ASTERISK: RED SOX 2086 | MARK LAFLAMME
First published: 2006 | Takes place: Um, 2086, duh
Mark LaFlamme's exposition-y baseball story, "Asterisk," shows us a Boston without cars. Instead, people get around in Astros, automatic pods powered by "electro gravity," implemented in 2019. Tap in your destination and they zoom off into the sky, traveling along old T routes and leaving trails of ionized air that glow faintly green "like ghosts" at night.
Boston itself is greatly changed, with anti-gravity footbridges and a skyline dominated by the Faraday Tower, rebuilt after being blown up in a cyber attack back in 2021. But Fenway Park is just the same as ever, protagonist Morris muses, "right down to the assaultive smells of frying food." Of course, plays are called by "photon buttons" at each of the bases, the former Green Monster periodically goes transparent to afford fans a view of downtown, and they don't serve beer anymore — anywhere.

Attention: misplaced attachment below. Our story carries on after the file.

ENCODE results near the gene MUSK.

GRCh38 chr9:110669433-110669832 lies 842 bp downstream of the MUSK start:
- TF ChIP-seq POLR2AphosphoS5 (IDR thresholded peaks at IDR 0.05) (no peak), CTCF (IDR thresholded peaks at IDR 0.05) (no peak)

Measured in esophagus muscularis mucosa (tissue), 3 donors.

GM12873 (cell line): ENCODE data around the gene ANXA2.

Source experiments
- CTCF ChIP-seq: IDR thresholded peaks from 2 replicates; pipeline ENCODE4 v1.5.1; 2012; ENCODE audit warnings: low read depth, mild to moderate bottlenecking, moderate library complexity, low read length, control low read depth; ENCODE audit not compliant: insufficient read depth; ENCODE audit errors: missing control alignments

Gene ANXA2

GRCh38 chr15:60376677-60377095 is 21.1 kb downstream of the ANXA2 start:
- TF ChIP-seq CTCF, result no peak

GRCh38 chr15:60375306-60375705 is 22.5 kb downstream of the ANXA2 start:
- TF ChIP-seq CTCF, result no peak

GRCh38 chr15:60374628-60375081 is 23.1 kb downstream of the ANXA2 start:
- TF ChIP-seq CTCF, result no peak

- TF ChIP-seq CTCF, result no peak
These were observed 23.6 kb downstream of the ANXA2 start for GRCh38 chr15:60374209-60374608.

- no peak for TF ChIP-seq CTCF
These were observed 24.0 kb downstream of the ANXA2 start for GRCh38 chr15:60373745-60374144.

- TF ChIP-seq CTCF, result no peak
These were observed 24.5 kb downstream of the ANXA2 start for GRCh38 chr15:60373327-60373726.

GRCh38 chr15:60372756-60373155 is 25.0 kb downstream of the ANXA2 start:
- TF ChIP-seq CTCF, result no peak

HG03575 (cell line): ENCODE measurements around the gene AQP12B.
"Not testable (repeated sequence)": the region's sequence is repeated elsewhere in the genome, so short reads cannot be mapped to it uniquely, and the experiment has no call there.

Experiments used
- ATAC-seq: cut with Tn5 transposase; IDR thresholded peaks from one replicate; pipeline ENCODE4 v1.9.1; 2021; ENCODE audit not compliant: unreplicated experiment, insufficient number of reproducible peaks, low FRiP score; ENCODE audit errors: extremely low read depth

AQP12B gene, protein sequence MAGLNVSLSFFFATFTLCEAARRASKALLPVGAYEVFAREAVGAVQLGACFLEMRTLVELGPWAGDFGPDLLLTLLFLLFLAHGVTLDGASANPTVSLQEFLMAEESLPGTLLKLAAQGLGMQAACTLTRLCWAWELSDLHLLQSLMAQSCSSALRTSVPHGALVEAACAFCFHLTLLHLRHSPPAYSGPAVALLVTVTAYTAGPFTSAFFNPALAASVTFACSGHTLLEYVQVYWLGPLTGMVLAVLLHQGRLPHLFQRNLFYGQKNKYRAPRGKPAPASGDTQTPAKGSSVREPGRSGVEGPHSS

This is all a framework for Morris to tell his wide-eyed grandson, Billy, about the time the Sox had to give up their World Series title after it turned out their star hitter was using quantum mechanics to cheat. All these years, and the Sox still can't get it right — some things never change.
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